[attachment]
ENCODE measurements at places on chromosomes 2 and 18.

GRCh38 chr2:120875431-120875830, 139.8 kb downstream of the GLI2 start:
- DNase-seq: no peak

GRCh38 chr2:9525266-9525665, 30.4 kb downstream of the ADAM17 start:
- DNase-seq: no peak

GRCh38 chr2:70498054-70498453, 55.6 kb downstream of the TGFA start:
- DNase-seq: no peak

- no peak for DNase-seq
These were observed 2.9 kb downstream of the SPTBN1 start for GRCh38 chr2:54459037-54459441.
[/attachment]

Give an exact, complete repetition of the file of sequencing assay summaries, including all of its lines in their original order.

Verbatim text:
ENCODE measurements at places on chromosomes 2 and 18.

GRCh38 chr2:120875431-120875830, 139.8 kb downstream of the GLI2 start:
- DNase-seq: no peak

GRCh38 chr2:9525266-9525665, 30.4 kb downstream of the ADAM17 start:
- DNase-seq: no peak

GRCh38 chr2:70498054-70498453, 55.6 kb downstream of the TGFA start:
- DNase-seq: no peak

- no peak for DNase-seq
These were observed 2.9 kb downstream of the SPTBN1 start for GRCh38 chr2:54459037-54459441.